Monday, June 3, 2013

Ari Ne’eman analyses DSM-5 autism criteria

For the Simons Foundation Autism Research Initiative, Ari Ne’eman analyses DSM-5 autism criteria and its potential impact on services.

The fifth edition of the American Psychiatric Association’s Diagnostic and Statistical Manual of Mental Disorders (DSM-5), released on May 18, combines Autistic Disorder, Asperger Syndrome and Pervasive Developmental Disorder -- Not Otherwise Specified under a single diagnostic category of Autism Spectrum Disorder.

Concerning the loss of Asperger syndrome as a separate diagnosis, Ne’eman indicates, “Many state agencies and school districts have implicit, and occasionally explicit, policies against allowing those with a diagnosis of Asperger syndrome or PDD-NOS to access services associated with an autism diagnosis.”

Like Ne’eman, I don’t share the views of critics who “couched their arguments in terms of culture.” Ne’eman reproduces a statement by Michael John Carley of the Global and Regional Asperger Syndrome Partership speaking to National Public Radio: “I personally am probably going to have a very hard time calling myself autistic.”

As reported by Ne’eman, Carley added “that he would find it difficult to share a diagnosis with ‘somebody who might have to wear adult diapers and maybe a head-restraining device.’”

Ne’eman, in response, states that “Carley and others are missing an opportunity to fight prejudice against all those on the spectrum, regardless of their support needs. ...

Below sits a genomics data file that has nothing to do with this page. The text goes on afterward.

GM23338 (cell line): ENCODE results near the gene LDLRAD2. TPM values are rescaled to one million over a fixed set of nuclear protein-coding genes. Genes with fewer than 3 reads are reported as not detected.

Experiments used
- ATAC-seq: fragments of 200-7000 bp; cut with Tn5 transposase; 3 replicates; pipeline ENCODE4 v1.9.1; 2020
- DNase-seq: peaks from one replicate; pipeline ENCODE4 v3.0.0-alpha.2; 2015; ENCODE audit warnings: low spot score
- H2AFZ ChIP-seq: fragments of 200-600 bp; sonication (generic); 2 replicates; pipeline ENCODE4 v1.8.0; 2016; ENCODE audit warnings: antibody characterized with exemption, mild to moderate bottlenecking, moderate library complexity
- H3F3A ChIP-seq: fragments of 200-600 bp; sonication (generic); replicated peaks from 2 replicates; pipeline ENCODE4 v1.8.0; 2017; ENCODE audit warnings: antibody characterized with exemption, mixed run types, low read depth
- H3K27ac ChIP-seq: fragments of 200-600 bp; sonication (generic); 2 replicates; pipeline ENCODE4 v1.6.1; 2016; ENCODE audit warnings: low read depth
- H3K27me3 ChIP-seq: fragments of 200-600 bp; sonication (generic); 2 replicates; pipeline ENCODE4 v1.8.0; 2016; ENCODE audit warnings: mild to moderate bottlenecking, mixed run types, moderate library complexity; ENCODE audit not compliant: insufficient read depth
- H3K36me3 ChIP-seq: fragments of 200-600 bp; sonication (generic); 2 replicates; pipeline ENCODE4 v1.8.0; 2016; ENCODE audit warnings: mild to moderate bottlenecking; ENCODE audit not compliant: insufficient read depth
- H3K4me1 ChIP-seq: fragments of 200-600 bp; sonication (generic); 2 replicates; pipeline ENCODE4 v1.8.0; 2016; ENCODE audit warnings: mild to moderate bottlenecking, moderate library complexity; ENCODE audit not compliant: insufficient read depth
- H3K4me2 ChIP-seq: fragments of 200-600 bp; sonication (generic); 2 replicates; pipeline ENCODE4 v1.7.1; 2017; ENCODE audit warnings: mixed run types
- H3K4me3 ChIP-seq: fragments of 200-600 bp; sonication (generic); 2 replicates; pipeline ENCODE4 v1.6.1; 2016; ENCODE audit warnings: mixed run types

“By unifying our identity, we can include in our struggle those whom chance and circumstances have placed in separate diagnostic categories. Beyond that, there is something vaguely repulsive about maintaining the Asperger syndrome diagnosis solely to avoid prejudice and presumptions of inability. Shouldn’t we be trying to eliminate stigma and low expectations for everyone, rather than just shifting it to those who are less equipped to fight it? We can and should use this collective diagnosis as a chance to reinforce the relevance of human rights and self-advocacy for all of us.”

The concern that Ne’eman feels carries the most validity is if everyone who qualified for an autism spectrum diagnosis under DSM-4 will continue to do so under DSM-5. He does point out that for the first time, under DSM-5, people can meet criteria both “currently or by history” and that criteria explicitly acknowledges learned strategies and coping skills.

But Ne’eman echoes sentiments I have heard elsewhere and also believe: that the real test of the DSM-5 will come when it is applied in the field.

Ne’eman is president of the Autistic Self Advocacy Network, and one of President Obama’s appointees to the National Council on Disability. His report is part of a series of articles exploring the DSM-5.

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